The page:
From the roof of a building near the Atlantic Terminal transit hub in Brooklyn, the formerly expansive views of Manhattan are now blocked by a rising forest of towers, radiating off Flatbush Avenue. The sign for Junior’s restaurant, once impossible to miss, can be glimpsed only between the new construction.
There are 19 residential towers either under construction or recently completed along the 10-block section of Flatbush stretching from Barclays Center north to Myrtle Avenue. When all of them are finished, they will have added more than 6,500 apartments — overwhelmingly rentals — to New York City’s housing stock. Another four buildings on Myrtle Avenue will add almost 1,000 more units.
There are so many new apartments in the neighborhood — roughly one-fifth of all rental units expected to become available in the city in 2016 and 2017, according to Nancy Packes Data Services, a research firm — that the Brooklyn rental market seems poised to zoom right past boom, to glut.
“The market is saturated,” said Sofia Estevez, executive vice president at the developer TF Cornerstone, which will begin offering apartments in a 25-story, 714-unit rental building at 33 Bond Street next spring. “I think it’ll take a couple years to stabilize.”
And just as overbuilding along Billionaires’ Row around 57th Street in Manhattan has caused prices to soften in the highest-end market, the construction boom in this stretch of Brooklyn has prompted landlords to strike deals to fill their buildings, which dwarf the surrounding brownstones, rowhouses and tenements.
At 7 DeKalb, a new 23-story tower atop the City Point mall complex, the landlord is offering two months of free rent with a 14-month lease, and use of the building’s fitness center and other amenities for a year without charge. That means a one-bedroom, one-bathroom place can be had for $3,428 a month; a two-bedroom, two-bath apartment goes for $5,057.
The Gotham Organization, the developer of 250 Ashland Place, a 52-story tower with 586 units, and Two Trees Management, which is building 300 Ashland Place, a 32-story tower near the Brooklyn Academy of Music, are offering similar “free rent” periods: one and two months gratis, respectively, with a new lease. With the discount, a one-bedroom at 300 Ashland Place is being offered at $3,375. Elsewhere, landlords are offering as much as four months free of charge.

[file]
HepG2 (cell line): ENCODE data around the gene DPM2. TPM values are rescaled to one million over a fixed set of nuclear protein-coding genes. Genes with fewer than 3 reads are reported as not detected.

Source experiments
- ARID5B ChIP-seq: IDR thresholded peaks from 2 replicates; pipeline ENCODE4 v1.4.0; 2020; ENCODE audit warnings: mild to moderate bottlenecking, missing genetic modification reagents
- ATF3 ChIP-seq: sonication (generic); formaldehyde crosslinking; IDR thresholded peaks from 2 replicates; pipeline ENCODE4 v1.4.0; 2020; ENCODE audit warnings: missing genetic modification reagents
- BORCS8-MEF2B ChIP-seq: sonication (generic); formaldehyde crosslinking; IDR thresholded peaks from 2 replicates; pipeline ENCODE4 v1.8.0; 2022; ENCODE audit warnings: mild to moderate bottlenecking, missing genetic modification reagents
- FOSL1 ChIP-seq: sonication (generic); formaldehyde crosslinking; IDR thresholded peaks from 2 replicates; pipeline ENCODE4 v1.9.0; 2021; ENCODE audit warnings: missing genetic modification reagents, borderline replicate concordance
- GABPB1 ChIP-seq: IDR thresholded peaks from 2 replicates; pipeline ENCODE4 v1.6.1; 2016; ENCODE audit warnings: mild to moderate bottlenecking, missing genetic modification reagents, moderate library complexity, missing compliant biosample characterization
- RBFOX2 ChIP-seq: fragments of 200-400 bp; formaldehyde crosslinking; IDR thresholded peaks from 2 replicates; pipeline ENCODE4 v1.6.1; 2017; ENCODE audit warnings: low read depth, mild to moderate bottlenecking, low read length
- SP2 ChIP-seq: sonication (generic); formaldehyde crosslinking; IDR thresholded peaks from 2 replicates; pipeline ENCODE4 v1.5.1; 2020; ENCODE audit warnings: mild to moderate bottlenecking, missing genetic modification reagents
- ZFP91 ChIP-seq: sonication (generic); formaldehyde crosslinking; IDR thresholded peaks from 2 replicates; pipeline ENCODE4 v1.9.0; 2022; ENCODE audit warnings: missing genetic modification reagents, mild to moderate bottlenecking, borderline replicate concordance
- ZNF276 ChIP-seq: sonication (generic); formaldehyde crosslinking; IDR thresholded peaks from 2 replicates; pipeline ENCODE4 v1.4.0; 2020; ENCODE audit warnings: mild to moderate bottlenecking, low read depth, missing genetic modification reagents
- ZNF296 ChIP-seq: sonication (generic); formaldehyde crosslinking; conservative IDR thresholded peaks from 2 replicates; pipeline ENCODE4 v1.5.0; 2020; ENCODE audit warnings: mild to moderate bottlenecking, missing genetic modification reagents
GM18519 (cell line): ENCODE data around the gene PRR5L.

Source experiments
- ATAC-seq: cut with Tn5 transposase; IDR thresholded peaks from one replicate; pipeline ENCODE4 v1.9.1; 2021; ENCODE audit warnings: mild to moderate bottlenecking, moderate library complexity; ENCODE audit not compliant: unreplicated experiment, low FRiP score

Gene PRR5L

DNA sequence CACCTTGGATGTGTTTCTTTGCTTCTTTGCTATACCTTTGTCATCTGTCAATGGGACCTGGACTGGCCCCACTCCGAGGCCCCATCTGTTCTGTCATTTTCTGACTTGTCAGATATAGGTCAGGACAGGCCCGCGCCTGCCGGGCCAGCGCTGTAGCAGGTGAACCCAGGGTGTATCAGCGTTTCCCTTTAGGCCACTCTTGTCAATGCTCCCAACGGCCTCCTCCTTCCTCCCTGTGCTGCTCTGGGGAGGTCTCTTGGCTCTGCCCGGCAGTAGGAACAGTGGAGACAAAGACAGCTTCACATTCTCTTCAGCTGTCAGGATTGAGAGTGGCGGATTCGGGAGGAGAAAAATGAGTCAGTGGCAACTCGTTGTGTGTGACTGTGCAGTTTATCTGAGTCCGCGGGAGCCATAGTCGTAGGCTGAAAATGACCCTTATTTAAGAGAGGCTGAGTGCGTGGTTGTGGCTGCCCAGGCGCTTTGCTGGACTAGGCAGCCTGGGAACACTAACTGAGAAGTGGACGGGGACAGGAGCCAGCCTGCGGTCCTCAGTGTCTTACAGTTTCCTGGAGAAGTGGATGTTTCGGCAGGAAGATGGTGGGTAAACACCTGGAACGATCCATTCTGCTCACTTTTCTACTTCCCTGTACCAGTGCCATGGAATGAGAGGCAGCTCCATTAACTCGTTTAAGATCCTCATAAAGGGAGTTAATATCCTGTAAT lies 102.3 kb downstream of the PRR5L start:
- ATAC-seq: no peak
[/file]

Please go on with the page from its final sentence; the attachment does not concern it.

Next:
In at least one older building — meaning it went up in 2011 — the landlord is offering existing residents three-year leases with no increase in rent for the first year in order to keep tenants who may be drawn to newer buildings.
“It’s pretty astonishing,” said Gabby Warshawer, director of research at CityRealty, a research firm. “Clearly there’s a lot of supply right now. We’re seeing longer lease terms, which is fairly new. And months of free rent.”
Free rent is hardly what you would expect in Brooklyn, where demand for housing has been rising for a decade, driven by the borough’s reputation as a haven of youth, hipness and do-it-yourself entrepreneurialism. But the original hip neighborhood, Williamsburg, is now expensive. And with the pending temporary shutdown of the L subway line in 2019 lengthening the commute into Manhattan, that neighborhood is no longer as appealing.
The boom in this corner of Brooklyn, which has one of the biggest transit centers in the city, owes a lot to the city’s 2004 rezoning of the downtown area to encourage the development of office towers and some residential buildings that could compete with Jersey City for back office operations. At first, there was little activity because the city was offering tenants and developers enormous subsidies to rebuild and move to Lower Manhattan after the Sept. 11 terrorist attacks. But the creation of an arts district around the Brooklyn Academy of Music and the Barclays arena at Flatbush and Atlantic Avenues, and the adjoining Atlantic Yards development, now known as Pacific Park, inspired interest in the area. And the city’s population has swelled, to an estimated 8.6 million people a year ago from 8.2 million people in 2010, setting off a seemingly unquenchable thirst for housing, especially given job growth in Brooklyn, which outpaces the city over all.